The approach to bail in domestic and family violence related cases varies between Australian jurisdictions (see table below). In a number of jurisdictions, bail laws have incorporated special provisions that either displace or reverse the general presumption in favour of bail (see table below). In all Australian jurisdictions the safety and protection of the victim and any children or other people at risk is a key consideration in the decision to grant bail.

Where a judicial officer considers that a grant of bail is appropriate in a case where a domestic and family violence related offence is alleged, bail conditions may be imposed to minimise the risk of further harm to the victim and any children or other people at risk. For example the accused may be monitored by GPS. If GPS monitoring is used, consider imposing a significant exclusion zone (eg several kilometres) around the victim’s home so that once police are alerted to the accused’s breach they have sufficient time to attend directly at the victim’s address. Further conditions may include prohibiting the accused from contacting, harassing, threatening or intimidating the victim or others; or conditions requiring the accused to vacate the family home (exclusion/ouster), or to not go within a certain distance of the victim’s home, or to undergo treatment or counselling (perpetrator interventions). Bail conditions should be carefully balanced having regard, along with other relevant matters, to the circumstances of the accused and the victim, the accused’s history of violence towards the victim, and the fact that the conditions are imposed in a context where there is not yet a finding of guilt. For example, a condition forcing an unwilling accused to participate in a perpetrator intervention program may increase the risk of breaching bail and the later imposition of a custodial sentence. When determining the most appropriate bail conditions in a particular case, judicial officers should ensure where possible that they have access to all available information regarding, for example, existing orders and prior convictions; and, if necessary, make enquiries of the prosecution.

There may be particular considerations relevant to bail where the victim or accused is from a vulnerable group.

Aboriginal and Torres Strait Islander people may experience particular difficulties in obtaining bail or meeting bail conditions. For example, an accused may be denied bail because of lack of legal of representation, insufficient assets to provide a surety, no stable address, or absence of a responsible person to care for children; and yet being remanded in custody may cause further disadvantage and harm to an accused who is detained far from community and family or has problems with drug or alcohol addiction. In ordering bail conditions in these circumstances, it may be appropriate for the judicial officer to consider an accused’s kinship and family ties with a particular location and the availability of community or family-based support that may be engaged to ensure that bail conditions are observed. The safety and protection of the victim and other people may override these considerations.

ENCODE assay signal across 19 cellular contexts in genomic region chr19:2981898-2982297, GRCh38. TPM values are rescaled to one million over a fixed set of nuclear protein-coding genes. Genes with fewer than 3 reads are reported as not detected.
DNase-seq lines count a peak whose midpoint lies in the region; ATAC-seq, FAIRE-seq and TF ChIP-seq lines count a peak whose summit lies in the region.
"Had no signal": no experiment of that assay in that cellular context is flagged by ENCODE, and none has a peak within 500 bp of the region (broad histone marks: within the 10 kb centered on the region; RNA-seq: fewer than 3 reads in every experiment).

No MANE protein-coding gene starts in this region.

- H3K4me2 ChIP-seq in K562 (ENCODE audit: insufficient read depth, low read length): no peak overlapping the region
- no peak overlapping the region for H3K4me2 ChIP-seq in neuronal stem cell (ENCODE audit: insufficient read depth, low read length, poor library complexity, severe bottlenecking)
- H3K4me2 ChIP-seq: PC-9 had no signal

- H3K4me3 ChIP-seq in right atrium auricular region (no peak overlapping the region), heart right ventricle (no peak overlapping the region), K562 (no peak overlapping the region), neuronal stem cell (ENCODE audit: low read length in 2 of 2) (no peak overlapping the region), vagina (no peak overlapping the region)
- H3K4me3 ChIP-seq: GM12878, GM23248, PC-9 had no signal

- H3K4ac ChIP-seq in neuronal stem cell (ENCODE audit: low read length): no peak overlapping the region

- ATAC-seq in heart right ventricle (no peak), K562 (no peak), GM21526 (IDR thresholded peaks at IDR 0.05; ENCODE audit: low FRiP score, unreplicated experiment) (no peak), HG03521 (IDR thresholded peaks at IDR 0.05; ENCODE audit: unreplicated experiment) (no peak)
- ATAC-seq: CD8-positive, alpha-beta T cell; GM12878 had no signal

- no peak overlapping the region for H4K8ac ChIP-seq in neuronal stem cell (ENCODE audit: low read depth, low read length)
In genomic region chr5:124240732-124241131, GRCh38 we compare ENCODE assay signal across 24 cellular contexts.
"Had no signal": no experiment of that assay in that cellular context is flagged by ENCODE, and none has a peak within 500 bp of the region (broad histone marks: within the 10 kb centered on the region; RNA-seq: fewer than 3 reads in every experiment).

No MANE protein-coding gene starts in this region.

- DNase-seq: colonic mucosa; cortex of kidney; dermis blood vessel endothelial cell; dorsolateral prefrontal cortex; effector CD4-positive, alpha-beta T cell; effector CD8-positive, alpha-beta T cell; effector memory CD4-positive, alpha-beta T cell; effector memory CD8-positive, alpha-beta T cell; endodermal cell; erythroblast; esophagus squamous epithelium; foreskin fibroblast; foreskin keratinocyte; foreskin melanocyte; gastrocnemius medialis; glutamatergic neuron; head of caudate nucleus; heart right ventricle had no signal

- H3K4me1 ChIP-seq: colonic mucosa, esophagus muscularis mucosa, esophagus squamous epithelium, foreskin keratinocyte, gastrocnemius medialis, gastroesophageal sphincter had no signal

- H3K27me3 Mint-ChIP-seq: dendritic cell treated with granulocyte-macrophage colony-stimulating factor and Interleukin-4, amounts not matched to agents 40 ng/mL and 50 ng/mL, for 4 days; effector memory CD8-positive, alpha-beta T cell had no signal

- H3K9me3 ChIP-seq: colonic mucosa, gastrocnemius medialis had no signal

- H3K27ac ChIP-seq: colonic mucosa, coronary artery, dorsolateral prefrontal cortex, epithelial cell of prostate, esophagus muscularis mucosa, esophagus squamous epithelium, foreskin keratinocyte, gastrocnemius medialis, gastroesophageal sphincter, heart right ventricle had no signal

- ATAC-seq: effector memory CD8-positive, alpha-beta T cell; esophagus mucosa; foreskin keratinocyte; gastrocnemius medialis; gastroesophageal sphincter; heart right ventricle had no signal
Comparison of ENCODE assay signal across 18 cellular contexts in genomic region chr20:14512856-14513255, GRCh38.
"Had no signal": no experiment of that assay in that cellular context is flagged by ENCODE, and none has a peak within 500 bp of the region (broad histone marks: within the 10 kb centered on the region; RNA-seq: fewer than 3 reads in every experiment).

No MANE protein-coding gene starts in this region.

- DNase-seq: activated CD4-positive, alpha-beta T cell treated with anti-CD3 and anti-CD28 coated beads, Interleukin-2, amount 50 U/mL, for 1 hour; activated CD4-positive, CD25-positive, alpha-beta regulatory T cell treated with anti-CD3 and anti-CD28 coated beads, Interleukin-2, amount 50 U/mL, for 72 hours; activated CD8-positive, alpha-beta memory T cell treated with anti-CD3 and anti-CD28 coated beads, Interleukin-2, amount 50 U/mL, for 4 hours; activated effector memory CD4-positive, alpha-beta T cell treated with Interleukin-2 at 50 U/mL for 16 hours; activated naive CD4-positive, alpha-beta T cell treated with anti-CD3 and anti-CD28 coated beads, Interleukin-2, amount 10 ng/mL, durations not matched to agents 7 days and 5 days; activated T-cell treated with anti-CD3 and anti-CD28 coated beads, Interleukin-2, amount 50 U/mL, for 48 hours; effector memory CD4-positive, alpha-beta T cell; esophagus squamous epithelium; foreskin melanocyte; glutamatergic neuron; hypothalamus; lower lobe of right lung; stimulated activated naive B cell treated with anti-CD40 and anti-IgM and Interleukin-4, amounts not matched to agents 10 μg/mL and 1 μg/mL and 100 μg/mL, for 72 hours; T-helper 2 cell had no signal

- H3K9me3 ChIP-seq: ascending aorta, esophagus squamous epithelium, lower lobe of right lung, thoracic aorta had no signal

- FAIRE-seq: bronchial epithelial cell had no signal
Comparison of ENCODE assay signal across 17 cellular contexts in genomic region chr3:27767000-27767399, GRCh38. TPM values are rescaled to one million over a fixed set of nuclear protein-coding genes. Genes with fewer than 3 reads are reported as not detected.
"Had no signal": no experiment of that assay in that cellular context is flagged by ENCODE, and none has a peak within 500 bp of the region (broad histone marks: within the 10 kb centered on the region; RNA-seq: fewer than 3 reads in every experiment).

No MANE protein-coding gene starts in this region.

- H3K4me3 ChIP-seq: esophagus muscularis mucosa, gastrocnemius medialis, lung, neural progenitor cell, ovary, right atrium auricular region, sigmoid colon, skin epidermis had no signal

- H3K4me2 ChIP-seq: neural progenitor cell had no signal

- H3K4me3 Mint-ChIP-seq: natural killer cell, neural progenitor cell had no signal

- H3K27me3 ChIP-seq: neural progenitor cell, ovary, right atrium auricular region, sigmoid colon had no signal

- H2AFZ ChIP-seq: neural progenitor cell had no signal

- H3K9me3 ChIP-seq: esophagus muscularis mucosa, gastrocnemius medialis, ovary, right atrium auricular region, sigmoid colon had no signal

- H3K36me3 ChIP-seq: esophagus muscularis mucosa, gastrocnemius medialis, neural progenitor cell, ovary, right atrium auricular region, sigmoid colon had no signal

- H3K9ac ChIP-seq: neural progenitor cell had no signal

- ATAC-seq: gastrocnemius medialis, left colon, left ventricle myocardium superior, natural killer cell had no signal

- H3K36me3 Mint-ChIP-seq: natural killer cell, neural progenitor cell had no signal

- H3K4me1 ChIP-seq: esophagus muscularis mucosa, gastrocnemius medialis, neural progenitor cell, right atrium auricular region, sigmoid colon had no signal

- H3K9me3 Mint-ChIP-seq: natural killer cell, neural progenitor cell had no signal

Bail may be imposed alongside a protection order. It is important that bail conditions and protection order conditions are consistent (or, if different, not inconsistent) as inconsistency may increase confusion and the likelihood of breach. Bail conditions may also be imposed when there are also child protection orders or family law orders in place. Such orders should also be considered in determining appropriate bail conditions and inconsistency should be avoided where possible.

A bail condition may require an accused to comply with the conditions of a protection order, with the consequence that a breach of the protection order amounts to a breach of bail. Where there is no protection order in place, and the bail conditions alone may not protect a victim adequately, it may be appropriate for the judicial officer, where legislation permits, to also issue a protection order.

Where an accused applies for bail upon being charged with a breach of a protection order, the judicial officer should consider the risk of breach of bail in light of the alleged breach of the protection order. Where an accused’s conduct amounts to a breach of both a bail order and a protection order, and the accused applies for bail, the judicial officer should consider the possibility of heightened risk of harm to the victim and any children or other people at risk.

It is important that those affected by the bail conditions understand the nature and effect of the bail decision, and that any order, or any condition of an order, can only be varied or revoked by the court, not by agreement between the accused and victim or other individuals. The victim and those affected by bail conditions should be made aware of the grant of bail and the conditions of the bail granted to the accused.

Jurisdiction Relevant legislation
Australian Capital Territory Bail Act 1992 ss 9B(b)(iv)-(vi); 25(4) (f)(i)-(vi)
New South Wales Bail Act 2013 ss 16A, 16B, 17
Northern Territory Bail Act 1982 ss 7A(1)(dd), (dh); 27A(1)
Queensland Bail Act 1980 s 16(2)(f)
South Australia Bail Act 1985 s 10A(2)(ba); 11(2)(a)(ii)
Tasmania Family Violence Act 2004 s 12
Victoria Bail Act 1977 s 5AAAA
Western Australia Bail Act 1982 Sch1, Part D (2); (2a); (2AB); (2AC)